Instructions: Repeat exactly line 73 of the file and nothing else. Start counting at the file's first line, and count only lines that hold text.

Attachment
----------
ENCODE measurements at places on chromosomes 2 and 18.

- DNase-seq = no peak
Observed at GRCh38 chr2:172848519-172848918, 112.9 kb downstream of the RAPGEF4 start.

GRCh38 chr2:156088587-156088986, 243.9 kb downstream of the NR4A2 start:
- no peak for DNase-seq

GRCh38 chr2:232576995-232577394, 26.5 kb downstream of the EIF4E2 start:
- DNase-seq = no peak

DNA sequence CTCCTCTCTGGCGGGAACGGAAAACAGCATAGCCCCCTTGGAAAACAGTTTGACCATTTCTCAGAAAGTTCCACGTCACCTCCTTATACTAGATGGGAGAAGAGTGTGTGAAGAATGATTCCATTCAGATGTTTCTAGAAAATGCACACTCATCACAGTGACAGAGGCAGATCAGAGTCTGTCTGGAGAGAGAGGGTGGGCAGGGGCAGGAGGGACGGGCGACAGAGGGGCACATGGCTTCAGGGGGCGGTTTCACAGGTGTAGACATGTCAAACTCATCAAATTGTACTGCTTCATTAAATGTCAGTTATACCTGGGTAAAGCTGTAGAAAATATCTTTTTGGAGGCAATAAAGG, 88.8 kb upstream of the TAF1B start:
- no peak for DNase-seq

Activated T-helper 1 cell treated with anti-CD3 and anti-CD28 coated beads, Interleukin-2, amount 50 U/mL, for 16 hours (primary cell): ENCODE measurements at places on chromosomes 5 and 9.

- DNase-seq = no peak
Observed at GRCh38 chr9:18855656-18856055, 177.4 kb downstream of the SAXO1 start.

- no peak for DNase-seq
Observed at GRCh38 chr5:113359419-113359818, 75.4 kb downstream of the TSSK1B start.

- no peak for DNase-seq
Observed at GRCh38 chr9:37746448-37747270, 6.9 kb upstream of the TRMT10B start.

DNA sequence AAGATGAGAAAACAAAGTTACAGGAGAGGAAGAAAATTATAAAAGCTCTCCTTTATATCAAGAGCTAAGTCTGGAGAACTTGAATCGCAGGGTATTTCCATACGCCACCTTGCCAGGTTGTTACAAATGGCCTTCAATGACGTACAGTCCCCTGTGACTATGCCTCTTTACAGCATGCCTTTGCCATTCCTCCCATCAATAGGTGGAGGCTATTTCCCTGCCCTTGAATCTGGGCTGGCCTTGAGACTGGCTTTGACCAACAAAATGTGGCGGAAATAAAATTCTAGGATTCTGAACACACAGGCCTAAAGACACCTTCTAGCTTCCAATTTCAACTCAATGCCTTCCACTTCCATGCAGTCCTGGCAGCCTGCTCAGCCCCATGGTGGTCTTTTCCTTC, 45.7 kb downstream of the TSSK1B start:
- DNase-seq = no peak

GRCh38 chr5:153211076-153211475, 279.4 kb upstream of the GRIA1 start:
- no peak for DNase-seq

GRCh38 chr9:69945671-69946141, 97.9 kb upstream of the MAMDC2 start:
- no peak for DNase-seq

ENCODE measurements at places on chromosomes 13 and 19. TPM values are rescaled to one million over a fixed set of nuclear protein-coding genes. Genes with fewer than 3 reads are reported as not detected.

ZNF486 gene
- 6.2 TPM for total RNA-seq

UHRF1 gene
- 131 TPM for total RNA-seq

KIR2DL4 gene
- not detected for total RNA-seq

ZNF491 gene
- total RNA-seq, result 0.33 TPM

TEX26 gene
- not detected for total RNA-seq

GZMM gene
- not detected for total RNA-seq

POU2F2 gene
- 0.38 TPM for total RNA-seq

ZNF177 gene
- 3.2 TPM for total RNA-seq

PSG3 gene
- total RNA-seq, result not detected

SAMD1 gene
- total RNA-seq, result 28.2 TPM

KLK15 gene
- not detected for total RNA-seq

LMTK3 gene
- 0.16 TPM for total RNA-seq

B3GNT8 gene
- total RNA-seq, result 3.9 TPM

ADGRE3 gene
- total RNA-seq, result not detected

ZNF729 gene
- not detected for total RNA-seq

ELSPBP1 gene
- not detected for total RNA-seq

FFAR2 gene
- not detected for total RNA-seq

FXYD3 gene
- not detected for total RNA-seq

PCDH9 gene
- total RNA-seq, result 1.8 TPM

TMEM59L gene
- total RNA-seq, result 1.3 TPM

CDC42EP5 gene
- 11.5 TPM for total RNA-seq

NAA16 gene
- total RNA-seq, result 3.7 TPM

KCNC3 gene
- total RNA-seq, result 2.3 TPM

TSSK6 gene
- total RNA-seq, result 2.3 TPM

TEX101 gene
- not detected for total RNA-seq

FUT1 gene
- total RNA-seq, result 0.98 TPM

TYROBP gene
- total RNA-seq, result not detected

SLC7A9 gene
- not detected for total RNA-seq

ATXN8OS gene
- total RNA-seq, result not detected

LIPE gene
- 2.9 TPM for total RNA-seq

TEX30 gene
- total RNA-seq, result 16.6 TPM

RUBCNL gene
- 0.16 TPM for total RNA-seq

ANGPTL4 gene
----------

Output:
- not detected for total RNA-seq